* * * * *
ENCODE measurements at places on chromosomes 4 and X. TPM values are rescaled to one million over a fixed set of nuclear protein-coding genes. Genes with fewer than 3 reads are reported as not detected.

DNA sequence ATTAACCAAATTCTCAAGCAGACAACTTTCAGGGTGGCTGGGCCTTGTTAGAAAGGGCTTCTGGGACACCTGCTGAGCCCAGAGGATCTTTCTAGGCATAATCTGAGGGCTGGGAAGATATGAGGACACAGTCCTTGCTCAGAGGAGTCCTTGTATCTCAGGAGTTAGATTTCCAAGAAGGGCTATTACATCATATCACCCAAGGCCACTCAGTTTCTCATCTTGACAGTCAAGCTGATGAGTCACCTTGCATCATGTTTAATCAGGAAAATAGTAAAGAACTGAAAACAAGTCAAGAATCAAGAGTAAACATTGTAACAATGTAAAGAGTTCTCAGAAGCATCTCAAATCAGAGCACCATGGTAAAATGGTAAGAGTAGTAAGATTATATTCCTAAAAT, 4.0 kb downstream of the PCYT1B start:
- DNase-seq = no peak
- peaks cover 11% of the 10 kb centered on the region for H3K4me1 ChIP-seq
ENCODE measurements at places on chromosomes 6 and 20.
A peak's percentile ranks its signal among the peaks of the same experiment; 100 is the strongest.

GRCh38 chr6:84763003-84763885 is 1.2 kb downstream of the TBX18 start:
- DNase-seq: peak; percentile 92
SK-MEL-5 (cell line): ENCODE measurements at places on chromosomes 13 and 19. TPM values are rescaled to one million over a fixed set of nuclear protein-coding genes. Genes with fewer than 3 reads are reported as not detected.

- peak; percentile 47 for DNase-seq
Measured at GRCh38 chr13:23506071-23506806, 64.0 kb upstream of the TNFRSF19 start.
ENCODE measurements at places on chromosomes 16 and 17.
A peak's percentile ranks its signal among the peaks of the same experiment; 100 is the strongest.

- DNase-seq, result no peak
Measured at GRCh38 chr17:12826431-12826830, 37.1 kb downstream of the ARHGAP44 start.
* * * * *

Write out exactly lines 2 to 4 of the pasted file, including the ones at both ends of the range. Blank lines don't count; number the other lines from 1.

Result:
DNA sequence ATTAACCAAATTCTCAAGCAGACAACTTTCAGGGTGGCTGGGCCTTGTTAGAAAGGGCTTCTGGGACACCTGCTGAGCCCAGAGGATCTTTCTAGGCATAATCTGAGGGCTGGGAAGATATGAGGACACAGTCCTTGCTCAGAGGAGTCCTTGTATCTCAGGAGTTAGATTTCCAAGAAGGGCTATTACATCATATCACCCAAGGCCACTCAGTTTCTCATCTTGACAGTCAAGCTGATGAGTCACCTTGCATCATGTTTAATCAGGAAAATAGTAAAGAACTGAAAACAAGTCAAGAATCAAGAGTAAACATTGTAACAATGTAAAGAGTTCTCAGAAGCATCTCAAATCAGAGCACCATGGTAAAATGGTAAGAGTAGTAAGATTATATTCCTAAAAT, 4.0 kb downstream of the PCYT1B start:
- DNase-seq = no peak
- peaks cover 11% of the 10 kb centered on the region for H3K4me1 ChIP-seq